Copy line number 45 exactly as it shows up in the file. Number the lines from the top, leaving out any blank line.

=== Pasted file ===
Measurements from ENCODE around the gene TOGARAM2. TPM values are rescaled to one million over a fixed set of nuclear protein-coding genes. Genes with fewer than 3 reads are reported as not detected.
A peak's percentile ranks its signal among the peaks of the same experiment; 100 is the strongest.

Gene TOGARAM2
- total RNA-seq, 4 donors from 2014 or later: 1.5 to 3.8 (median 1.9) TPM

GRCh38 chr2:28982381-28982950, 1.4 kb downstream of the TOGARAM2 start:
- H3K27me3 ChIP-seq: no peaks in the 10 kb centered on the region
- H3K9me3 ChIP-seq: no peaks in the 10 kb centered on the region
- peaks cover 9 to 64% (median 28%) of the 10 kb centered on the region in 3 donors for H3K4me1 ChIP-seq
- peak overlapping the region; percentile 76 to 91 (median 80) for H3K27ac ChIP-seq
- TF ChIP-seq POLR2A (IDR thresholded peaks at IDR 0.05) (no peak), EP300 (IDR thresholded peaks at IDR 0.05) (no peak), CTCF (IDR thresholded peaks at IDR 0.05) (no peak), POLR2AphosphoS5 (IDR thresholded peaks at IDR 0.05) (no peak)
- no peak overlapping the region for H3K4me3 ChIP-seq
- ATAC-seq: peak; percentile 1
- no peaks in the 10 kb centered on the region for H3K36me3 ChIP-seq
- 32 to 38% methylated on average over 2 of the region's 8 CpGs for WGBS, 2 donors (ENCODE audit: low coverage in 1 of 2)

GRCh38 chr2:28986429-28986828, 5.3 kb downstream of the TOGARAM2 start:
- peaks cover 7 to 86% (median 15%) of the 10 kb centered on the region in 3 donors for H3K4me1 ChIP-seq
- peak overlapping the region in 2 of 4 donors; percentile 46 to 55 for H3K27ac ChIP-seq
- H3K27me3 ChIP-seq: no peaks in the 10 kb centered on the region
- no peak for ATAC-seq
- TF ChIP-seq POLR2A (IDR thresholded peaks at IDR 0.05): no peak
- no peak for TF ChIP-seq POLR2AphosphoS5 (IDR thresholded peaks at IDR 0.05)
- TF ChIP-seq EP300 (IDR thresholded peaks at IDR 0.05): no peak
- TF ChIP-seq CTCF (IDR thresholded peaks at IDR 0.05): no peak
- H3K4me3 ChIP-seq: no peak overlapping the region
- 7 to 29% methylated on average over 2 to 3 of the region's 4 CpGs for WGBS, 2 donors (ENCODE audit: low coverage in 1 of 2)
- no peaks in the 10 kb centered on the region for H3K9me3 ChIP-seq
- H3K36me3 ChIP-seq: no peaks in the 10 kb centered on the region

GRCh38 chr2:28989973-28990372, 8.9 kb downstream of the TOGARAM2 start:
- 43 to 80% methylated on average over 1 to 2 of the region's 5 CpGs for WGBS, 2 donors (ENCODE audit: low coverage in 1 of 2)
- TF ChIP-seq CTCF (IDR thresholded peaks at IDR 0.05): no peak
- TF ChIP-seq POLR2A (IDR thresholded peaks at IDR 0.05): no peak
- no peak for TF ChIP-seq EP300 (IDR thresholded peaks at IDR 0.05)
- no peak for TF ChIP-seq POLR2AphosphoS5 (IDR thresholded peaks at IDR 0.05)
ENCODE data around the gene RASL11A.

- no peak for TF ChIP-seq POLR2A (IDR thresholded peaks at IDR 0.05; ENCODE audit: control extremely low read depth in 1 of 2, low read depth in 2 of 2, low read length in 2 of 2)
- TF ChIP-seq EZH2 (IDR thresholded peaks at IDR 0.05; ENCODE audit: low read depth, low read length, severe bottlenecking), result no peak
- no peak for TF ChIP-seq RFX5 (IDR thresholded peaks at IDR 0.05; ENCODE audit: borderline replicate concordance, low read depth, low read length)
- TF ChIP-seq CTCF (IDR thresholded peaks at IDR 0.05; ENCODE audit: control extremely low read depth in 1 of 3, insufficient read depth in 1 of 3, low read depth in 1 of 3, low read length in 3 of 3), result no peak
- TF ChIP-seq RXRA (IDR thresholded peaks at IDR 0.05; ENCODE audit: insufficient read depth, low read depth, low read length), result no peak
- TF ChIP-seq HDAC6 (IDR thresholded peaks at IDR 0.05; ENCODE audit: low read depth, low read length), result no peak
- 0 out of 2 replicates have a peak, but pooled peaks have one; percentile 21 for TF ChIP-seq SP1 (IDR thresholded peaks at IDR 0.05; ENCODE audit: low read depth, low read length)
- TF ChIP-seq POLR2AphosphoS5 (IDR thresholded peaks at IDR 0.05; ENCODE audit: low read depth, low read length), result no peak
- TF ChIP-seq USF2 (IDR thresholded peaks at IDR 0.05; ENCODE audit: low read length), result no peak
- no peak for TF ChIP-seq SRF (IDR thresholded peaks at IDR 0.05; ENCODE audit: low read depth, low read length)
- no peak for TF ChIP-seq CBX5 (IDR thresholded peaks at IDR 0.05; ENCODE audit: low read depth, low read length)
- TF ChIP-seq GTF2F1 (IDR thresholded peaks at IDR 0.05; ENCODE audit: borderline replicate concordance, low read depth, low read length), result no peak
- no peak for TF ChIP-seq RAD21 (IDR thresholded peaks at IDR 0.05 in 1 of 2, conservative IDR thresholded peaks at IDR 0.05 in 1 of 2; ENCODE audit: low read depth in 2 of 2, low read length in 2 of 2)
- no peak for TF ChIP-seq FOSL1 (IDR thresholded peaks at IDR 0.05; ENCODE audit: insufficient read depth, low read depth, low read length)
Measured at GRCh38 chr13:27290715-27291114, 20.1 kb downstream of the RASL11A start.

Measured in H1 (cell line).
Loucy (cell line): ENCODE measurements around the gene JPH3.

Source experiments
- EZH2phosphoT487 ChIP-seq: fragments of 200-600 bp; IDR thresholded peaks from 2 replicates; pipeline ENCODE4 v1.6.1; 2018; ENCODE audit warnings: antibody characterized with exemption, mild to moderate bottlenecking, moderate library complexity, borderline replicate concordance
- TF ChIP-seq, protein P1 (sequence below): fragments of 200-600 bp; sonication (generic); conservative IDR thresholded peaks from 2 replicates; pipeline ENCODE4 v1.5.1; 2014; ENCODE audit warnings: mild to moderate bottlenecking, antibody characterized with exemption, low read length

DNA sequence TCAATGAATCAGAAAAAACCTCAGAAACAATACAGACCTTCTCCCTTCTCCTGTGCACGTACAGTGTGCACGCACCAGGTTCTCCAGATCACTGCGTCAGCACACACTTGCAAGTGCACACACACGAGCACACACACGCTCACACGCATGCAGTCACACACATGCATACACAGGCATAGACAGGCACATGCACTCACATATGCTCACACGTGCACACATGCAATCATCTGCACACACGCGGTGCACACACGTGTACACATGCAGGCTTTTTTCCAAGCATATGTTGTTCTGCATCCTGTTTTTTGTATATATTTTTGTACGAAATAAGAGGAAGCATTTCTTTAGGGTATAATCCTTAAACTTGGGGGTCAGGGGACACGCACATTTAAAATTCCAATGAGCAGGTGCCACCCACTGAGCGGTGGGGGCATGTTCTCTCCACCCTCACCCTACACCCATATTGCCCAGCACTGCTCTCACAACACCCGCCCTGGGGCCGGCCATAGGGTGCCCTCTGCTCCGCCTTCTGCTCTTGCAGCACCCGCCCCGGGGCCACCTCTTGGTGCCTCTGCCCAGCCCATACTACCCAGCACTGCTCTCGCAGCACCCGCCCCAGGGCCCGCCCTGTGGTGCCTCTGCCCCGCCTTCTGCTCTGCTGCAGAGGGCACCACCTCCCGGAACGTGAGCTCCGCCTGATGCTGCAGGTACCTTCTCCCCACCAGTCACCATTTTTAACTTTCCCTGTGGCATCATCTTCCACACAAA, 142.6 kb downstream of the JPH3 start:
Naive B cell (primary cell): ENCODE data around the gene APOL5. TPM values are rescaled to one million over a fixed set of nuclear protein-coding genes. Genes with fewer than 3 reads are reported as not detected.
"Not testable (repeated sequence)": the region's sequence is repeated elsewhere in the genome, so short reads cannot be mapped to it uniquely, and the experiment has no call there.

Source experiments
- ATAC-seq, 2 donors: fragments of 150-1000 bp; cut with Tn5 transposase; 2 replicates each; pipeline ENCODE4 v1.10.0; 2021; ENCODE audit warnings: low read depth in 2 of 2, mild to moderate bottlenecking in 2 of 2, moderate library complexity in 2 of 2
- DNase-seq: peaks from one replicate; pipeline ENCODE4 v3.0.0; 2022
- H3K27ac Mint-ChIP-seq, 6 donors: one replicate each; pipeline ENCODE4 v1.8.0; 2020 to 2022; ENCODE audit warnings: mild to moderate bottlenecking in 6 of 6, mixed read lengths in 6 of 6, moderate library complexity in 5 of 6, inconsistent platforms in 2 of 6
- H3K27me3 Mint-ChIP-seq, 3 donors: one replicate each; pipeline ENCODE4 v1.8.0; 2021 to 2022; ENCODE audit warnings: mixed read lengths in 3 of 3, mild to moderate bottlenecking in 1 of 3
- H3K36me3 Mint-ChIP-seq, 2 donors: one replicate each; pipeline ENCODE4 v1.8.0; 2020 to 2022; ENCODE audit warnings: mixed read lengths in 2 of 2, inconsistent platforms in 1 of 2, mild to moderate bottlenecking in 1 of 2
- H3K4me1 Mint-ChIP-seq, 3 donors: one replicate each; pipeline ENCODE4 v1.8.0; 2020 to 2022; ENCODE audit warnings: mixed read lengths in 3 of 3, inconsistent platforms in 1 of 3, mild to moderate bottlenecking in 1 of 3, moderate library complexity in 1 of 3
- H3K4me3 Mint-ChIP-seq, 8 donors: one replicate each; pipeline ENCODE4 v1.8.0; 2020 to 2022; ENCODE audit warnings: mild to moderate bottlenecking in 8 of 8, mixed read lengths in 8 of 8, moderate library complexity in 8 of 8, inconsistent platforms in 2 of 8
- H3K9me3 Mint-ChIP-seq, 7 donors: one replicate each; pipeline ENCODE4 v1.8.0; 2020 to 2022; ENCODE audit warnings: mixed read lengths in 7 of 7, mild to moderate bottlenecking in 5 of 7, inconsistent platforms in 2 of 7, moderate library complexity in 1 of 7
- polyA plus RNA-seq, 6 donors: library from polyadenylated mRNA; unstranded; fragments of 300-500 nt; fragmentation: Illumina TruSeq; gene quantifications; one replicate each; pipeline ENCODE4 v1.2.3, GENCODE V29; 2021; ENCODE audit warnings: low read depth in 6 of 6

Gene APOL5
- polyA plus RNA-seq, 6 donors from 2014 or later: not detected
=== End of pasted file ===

- no peak for TF ChIP-seq CBX5 (IDR thresholded peaks at IDR 0.05; ENCODE audit: low read depth, low read length)